Spelt Challah is the only challah I will consider making!
It is no wonder the public often thinks there is no way to enjoy a delicious slice of spelt challah or bread, as it often comes brick-heavy in stores: Mine is light and delicious! It’s not so much in the recipe, no matter how good; it’s in the kneading!
Spelt is my flour of choice not only for baking bread but for all baked goods. I use whole grain spelt flour. If you would rather use wheat flour, all-purpose will do, as well as whole wheat pastry flour, ground much finer than whole wheat flour and yielding a much lighter dough.
Kneading spelt dough is somewhat different from kneading the regular wheat dough you might be used to, as the lower-gluten spelt dough behaves differently with the liquid absorption (it will be understandably slower). Be patient: Practice makes perfect!
No-Knead Spelt Challah Dough:
Before I let go of the subject: Does kneading intimidate you? Read all about my No-Knead Challah Recipe with a tried and true method!
- 4 tablespoons active dry yeast
- 4 cups warm water
- 1/2 cup honey, sugar or sucanat
- 4 eggs
- 1/2 cup vegetable oil
- 1 tablespoon salt
- 12 cups spelt flour, a little more only if needed
- 1 egg, beaten with 1/4 cup water
- Sesame or poppy seeds (optional)
Mix the yeast, water and honey or sugar in a big bowl, and let the mixture bubble for about 5 minutes. Add the eggs, oil and salt, and beat. Add the flour, and mix thoroughly. Transfer the mixture to a lightly-floured flat working surface, and knead for about 15 minutes, turning the dough a quarter of a turn every 2-3 minutes and punching it down often to eliminate any air pockets (or transfer the mixture to the bowl of a dough maker. Set for 10 minutes of kneading). Transfer the kneaded dough into a big mixing bowl (remember, it will expand). Sprinkle flour all around the dough. Let rise, covered with a cloth, in a warm draft-free area for 2 hours.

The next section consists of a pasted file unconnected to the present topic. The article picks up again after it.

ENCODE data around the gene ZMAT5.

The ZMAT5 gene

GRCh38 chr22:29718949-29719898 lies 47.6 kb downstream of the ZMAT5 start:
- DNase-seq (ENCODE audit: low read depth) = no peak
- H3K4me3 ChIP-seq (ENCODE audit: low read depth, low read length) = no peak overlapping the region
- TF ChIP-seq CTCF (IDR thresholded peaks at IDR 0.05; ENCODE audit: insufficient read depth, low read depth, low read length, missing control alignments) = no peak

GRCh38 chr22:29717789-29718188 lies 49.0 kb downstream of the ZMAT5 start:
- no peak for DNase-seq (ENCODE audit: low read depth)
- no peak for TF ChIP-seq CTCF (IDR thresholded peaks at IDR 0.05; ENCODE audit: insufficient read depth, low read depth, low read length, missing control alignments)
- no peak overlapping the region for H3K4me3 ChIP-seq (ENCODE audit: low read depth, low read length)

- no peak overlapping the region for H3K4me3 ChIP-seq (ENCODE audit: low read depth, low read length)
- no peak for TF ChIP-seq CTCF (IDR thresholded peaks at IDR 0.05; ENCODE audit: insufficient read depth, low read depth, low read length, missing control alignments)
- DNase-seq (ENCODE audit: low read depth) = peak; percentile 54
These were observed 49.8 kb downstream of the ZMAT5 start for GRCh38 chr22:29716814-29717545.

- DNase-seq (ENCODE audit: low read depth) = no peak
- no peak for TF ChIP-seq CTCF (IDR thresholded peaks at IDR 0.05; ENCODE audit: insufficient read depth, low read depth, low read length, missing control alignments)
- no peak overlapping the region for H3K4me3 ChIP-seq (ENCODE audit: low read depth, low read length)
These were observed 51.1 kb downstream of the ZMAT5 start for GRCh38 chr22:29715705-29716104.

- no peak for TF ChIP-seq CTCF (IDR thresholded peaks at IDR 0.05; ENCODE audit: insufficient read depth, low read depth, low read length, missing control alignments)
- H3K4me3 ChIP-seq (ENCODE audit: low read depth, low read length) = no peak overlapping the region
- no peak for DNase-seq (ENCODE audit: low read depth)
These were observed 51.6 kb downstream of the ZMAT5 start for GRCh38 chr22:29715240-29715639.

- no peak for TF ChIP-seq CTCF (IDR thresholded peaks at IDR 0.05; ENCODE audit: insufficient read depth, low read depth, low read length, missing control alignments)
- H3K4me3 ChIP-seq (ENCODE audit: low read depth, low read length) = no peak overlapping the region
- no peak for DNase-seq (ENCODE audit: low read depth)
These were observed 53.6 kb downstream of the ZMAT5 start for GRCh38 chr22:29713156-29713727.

Shape the Challah: divide the dough into 4 pieces. Divide each piece into thirds and roll each third into a long thin rope. Pinch the 3 ropes together at one end to hold them in place. Braid, and place the braid on a foil-covered cookie sheet. Repeat with the rest of the dough. Place the loaves well apart in the pan (you might need more than a pan: Bake one at a time). Brush each loaf with the egg-and-water mixture, and top with seeds if desired. Bake in a preheated 350*F oven for 45 minutes to 1 hour.
Raisin Challah: Served on Rosh Hashanah. Add two cups of raisins to the dough, shape it into 4 round loaves (for each loaf, make a long thin rope, and roll it into a coil)